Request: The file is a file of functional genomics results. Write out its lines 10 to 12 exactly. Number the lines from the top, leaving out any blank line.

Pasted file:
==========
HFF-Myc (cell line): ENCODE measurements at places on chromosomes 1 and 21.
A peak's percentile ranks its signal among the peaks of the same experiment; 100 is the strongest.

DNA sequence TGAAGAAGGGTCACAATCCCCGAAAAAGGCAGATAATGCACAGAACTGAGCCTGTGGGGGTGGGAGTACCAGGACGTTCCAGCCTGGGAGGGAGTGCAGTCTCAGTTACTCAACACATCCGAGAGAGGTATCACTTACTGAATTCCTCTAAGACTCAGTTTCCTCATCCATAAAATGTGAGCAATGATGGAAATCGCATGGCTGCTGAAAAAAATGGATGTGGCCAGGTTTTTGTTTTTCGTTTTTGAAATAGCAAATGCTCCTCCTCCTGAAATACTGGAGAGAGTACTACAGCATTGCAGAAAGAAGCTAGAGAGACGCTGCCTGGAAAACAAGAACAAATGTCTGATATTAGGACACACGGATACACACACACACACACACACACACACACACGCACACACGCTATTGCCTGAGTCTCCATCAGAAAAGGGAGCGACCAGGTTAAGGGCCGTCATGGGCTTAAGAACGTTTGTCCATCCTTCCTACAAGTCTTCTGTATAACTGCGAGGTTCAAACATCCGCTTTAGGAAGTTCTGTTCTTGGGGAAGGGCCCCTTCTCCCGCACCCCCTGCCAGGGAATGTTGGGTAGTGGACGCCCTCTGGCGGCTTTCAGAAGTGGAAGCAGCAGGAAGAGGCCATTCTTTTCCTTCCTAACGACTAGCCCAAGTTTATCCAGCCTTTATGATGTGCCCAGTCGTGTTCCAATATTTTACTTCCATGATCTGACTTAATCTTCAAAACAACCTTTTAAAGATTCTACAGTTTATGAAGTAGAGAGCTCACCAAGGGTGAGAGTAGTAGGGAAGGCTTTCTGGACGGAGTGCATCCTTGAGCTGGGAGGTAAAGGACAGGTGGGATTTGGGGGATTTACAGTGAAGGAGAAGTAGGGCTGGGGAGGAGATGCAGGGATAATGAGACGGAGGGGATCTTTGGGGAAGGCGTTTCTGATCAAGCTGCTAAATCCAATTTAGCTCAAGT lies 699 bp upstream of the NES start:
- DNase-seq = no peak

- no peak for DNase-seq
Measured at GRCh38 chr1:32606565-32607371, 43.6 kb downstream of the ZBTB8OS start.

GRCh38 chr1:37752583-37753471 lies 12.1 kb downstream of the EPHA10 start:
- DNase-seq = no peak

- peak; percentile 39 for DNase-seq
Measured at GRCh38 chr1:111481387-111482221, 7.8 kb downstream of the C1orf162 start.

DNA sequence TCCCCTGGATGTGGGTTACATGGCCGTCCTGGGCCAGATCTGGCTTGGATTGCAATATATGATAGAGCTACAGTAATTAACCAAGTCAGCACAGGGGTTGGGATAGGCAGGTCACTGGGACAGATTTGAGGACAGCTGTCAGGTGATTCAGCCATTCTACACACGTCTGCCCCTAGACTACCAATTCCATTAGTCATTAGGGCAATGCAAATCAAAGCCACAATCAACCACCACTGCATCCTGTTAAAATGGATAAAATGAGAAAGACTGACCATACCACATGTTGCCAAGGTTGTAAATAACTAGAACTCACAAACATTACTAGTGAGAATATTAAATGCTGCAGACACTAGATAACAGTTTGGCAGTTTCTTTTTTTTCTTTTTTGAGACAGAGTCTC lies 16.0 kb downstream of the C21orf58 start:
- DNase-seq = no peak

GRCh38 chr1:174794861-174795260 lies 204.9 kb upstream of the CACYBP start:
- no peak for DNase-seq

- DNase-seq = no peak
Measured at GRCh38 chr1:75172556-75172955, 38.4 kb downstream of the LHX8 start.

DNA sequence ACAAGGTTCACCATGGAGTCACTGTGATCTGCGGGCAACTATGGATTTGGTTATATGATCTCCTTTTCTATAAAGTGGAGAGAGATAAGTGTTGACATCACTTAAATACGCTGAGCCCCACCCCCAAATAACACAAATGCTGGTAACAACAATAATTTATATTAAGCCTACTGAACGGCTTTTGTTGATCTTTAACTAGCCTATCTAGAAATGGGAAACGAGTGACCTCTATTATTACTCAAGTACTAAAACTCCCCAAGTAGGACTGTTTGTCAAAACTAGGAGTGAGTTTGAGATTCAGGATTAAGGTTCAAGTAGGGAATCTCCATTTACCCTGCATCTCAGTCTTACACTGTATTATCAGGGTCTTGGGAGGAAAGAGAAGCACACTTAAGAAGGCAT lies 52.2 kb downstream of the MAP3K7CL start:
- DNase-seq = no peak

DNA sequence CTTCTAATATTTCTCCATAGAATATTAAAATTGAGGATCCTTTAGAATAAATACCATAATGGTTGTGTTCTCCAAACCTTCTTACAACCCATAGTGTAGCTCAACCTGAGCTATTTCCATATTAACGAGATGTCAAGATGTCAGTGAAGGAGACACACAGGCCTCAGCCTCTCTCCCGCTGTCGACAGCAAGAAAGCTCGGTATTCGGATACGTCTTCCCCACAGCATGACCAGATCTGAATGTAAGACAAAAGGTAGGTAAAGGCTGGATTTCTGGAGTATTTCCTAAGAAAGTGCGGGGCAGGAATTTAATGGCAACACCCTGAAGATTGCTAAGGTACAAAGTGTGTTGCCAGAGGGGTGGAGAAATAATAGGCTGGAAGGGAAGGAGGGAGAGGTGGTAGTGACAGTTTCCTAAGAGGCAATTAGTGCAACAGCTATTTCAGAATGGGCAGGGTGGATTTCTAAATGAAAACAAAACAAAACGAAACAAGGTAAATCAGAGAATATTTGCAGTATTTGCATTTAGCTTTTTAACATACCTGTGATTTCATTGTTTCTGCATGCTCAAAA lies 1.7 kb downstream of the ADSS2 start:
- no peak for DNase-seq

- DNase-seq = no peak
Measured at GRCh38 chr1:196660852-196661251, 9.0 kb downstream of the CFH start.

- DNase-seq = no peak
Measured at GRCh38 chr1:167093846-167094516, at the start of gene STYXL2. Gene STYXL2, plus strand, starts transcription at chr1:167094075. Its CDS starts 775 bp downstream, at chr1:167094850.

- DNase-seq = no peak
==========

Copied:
Measured at GRCh38 chr1:111481387-111482221, 7.8 kb downstream of the C1orf162 start.

DNA sequence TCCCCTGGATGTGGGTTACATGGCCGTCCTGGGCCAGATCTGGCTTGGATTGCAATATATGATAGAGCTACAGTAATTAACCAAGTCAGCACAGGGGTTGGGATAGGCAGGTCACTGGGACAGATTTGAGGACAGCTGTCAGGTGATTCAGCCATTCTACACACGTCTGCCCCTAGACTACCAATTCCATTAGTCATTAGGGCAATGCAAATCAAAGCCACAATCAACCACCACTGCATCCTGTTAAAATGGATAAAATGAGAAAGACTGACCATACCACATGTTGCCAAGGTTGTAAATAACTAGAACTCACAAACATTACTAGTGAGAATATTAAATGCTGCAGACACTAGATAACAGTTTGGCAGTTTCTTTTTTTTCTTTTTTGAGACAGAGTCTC lies 16.0 kb downstream of the C21orf58 start:
- DNase-seq = no peak